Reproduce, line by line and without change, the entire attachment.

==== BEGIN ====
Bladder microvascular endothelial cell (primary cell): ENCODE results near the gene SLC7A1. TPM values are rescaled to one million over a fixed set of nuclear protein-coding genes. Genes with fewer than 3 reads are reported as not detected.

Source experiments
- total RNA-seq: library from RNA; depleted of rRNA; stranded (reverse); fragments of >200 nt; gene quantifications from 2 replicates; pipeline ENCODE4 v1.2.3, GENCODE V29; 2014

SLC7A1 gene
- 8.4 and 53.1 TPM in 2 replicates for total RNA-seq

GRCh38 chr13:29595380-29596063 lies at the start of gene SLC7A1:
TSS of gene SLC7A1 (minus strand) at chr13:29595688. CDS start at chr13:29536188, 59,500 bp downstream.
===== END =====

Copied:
Bladder microvascular endothelial cell (primary cell): ENCODE results near the gene SLC7A1. TPM values are rescaled to one million over a fixed set of nuclear protein-coding genes. Genes with fewer than 3 reads are reported as not detected.

Source experiments
- total RNA-seq: library from RNA; depleted of rRNA; stranded (reverse); fragments of >200 nt; gene quantifications from 2 replicates; pipeline ENCODE4 v1.2.3, GENCODE V29; 2014

SLC7A1 gene
- 8.4 and 53.1 TPM in 2 replicates for total RNA-seq

GRCh38 chr13:29595380-29596063 lies at the start of gene SLC7A1:
TSS of gene SLC7A1 (minus strand) at chr13:29595688. CDS start at chr13:29536188, 59,500 bp downstream.